Some interesting bits via Can China Contain Bitcoin?:
- In 2016, most Bitcoin trades were in Chinese Renminbi
- China’s Central Bank Has Begun Cautiously Testing a Digital Currency – testing between the central bank and commercial banks.
- “A digital fiat currency—one backed by the central bank and with the same legal status as a banknote—would lower the cost of financial transactions, thereby helping to make financial services more widely available. This could be especially significant in China, where millions of people still lack access to conventional banks. A digital currency should also be cheaper to operate, and ought to reduce fraud and counterfeiting.”
- They want more oversight and traceability. This is good from a reducing corruption standpoint.
- “Yao writes that the currency would only use a distributed ledger in a limited way. A blockchain might not be used to process transactions, as this could prove an insurmountable bottleneck for a currency with such a huge transaction volume as the renminbi. But such a distributed ledger might be used to periodically check who owns what. “The ownership of digital currency can be verified directly by the issuing bank, so as to realize peer-to-peer cash transaction[s],” Yao writes.”
- Source – in Mandarin, but you can read it via Google Translate (Yao Qian: Digital Currency and Bank Accounts | Central Bank and Currency) – translated
- “I repeatedly heard that 90 percent of Chinese ICOs were scams. The whole model, in which you buy tokens to use on a platform that does not yet exist, might never exist, or could be a total flop, can be a magnet for fraudsters.”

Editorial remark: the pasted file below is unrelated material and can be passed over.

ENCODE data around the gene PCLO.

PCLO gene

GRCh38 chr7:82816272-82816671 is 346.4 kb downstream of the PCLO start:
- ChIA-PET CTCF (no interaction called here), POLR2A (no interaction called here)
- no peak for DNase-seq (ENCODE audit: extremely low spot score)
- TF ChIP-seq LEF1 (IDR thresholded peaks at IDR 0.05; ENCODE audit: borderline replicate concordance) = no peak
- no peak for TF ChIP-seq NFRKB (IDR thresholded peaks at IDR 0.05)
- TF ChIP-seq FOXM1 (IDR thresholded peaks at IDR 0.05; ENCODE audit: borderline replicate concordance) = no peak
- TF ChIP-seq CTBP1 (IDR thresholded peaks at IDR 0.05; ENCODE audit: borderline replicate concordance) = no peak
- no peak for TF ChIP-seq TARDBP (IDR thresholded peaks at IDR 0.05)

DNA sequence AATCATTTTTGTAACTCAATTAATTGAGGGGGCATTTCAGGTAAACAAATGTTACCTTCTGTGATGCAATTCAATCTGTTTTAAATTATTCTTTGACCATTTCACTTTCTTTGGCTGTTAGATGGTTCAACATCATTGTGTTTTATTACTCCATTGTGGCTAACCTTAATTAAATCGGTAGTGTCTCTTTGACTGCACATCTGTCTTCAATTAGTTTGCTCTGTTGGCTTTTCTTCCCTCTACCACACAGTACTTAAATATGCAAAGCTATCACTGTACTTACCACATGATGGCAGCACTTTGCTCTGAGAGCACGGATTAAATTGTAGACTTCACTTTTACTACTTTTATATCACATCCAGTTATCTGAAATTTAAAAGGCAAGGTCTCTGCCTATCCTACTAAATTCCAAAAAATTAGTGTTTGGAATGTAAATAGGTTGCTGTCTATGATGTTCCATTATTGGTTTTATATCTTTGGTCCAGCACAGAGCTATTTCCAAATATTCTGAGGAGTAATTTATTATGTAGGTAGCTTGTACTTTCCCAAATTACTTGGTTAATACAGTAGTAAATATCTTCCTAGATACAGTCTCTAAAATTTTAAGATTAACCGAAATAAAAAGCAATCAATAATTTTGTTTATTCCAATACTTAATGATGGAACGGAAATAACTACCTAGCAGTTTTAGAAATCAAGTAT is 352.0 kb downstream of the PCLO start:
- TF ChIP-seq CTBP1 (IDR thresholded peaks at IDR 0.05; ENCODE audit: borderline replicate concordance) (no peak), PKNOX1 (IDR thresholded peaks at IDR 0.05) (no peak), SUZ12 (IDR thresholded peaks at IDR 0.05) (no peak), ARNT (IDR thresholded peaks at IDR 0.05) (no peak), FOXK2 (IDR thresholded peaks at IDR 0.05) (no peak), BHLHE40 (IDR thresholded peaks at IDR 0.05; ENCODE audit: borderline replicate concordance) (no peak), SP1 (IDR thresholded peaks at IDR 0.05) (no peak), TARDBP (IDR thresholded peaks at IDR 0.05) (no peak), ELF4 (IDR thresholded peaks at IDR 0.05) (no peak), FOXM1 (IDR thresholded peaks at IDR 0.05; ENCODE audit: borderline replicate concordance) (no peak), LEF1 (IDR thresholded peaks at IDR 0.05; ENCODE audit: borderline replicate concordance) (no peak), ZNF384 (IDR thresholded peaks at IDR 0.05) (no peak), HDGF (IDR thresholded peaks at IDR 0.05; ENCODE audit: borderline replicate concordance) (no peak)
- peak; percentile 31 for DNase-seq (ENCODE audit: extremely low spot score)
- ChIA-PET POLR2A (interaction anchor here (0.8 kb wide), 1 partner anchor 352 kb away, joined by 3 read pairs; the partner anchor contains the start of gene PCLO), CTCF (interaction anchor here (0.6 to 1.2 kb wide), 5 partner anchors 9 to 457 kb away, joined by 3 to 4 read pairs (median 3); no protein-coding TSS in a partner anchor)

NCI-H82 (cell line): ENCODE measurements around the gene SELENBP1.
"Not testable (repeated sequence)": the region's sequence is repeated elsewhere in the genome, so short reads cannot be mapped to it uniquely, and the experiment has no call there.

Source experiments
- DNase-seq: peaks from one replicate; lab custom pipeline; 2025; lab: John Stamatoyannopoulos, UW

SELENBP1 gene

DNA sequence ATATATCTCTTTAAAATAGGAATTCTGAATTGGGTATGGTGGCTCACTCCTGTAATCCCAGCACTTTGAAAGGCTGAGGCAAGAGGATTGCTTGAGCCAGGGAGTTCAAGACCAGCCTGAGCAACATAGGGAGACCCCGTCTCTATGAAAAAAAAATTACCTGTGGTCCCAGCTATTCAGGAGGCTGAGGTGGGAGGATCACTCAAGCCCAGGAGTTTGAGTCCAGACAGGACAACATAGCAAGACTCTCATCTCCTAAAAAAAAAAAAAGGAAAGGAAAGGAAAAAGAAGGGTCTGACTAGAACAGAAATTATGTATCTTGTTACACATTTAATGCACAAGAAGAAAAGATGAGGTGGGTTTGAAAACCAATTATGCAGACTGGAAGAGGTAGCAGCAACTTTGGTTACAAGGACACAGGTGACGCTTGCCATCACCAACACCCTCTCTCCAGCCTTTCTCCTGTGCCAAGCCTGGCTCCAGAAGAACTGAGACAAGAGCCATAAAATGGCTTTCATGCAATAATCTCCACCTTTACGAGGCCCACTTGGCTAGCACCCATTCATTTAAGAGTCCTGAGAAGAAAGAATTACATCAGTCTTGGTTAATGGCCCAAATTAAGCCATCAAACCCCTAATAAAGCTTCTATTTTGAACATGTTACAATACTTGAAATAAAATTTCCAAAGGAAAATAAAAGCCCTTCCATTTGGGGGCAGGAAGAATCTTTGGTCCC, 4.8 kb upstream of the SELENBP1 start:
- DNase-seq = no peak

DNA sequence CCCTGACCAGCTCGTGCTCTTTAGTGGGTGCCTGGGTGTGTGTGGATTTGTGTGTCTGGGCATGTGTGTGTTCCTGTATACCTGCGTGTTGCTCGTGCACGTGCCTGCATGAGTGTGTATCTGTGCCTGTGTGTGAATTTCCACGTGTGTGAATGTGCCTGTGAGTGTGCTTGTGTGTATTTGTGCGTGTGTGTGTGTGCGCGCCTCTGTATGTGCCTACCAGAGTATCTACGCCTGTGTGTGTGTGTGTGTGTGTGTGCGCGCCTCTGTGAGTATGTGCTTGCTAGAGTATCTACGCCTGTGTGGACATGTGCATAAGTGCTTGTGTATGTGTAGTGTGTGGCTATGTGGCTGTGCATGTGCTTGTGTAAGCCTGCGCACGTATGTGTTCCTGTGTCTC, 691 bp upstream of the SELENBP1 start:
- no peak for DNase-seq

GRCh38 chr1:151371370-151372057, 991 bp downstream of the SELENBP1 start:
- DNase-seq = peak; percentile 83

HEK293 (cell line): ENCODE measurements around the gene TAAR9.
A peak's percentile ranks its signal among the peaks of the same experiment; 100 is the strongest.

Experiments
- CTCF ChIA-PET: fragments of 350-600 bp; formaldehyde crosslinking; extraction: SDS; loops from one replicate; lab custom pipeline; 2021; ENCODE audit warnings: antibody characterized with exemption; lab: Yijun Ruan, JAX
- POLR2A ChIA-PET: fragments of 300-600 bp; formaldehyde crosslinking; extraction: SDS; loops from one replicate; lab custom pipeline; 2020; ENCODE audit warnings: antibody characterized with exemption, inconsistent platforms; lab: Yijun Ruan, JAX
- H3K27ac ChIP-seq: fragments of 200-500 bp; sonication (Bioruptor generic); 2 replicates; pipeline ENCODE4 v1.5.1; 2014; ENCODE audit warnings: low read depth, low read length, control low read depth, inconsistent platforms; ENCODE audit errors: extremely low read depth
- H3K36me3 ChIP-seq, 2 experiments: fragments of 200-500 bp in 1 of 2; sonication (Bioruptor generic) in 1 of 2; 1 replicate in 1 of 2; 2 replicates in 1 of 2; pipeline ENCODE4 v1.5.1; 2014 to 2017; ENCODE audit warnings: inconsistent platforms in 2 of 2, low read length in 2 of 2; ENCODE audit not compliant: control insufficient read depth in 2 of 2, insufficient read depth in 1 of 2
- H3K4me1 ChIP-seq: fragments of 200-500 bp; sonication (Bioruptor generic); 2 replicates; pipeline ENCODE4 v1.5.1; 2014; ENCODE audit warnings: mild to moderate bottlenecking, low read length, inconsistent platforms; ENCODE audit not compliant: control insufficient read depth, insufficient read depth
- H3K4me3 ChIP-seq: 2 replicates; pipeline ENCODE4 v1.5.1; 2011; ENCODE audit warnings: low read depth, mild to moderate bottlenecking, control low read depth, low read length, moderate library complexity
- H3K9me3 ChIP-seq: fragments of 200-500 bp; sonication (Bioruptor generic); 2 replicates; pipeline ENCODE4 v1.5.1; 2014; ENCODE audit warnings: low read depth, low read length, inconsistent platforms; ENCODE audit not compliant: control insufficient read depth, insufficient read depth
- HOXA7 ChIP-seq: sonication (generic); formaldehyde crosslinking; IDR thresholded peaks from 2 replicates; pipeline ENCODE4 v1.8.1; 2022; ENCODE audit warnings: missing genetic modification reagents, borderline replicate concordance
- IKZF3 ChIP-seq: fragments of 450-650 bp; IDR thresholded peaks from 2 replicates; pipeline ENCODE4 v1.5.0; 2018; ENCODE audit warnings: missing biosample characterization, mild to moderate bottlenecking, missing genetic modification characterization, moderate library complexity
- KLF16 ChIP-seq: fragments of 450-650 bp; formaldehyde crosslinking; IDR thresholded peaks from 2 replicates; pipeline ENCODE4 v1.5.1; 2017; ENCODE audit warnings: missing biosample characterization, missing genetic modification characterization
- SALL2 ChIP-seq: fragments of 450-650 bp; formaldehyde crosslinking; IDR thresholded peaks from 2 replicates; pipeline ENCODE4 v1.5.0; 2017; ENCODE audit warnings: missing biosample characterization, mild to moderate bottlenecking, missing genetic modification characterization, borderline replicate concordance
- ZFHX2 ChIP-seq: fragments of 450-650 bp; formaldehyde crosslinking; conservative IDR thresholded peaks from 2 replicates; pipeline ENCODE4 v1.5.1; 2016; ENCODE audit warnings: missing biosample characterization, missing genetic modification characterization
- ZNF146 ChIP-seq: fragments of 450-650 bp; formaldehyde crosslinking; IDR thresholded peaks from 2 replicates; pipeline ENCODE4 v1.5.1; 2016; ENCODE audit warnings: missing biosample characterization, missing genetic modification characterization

- “It’s easy to understand why many Chinese people would be attracted to Bitcoin. In China’s heavily regulated financial environment, speculating on the currency represented one of the few investment options for the retail investor, Kapron observes. In 2013, the Shanghai stock exchange had been underperforming for years. Real estate prices were too high for many ordinary people, but you could buy a fraction of a bitcoin for as little as one dollar. By mid–2013, Chinese exchanges were moving more than $35 million in bitcoins each day.”
- On how to bypass capital controls: “Beijing was also worried about yuan leaving the country. China caps yuan outflow at $50,000 per person per year. While it’s not clear that large numbers of people were using Bitcoin to evade Chinese capital controls, the potential was there. People in China could buy bitcoins in yuan, sell them on an American exchange, and then withdraw the sum in dollars.”
- When China banned financial services companies from dealing with Bitcoin exchanges in late 2013, the Chinese found a workaround: “Instead of paying exchanges directly from their bank accounts, they used cash to buy vouchers that could then be traded on the exchanges. Alternatively, purchasers could send money to the personal bank account of someone who worked at an exchange.”
- Blockchain development as part of China’s 13th 5 year plan
In late August Lu did an ICO to raise money for Bihu.com, a communications platform that uses blockchain technology. In ICOs, startups issue a new virtual token to the public, sometimes on the premise that the token will be necessary for use of the startup’s product. High demand for that product should, in theory, make these virtual tokens gain value. Bihu.com aimed to be like Twitter or Reddit, except that users could reward good content with “keys,” the platform’s own token.
Lu was thrilled by Bihu’s ICO. He says he raised over $20 million in a matter of hours. He believed there was no way that venture capital would deliver that kind of result. Then the following month China’s ICO ban came down, and Lu had to give all the money back.
The above is definitely interesting – Bihu seems a lot like Steemit.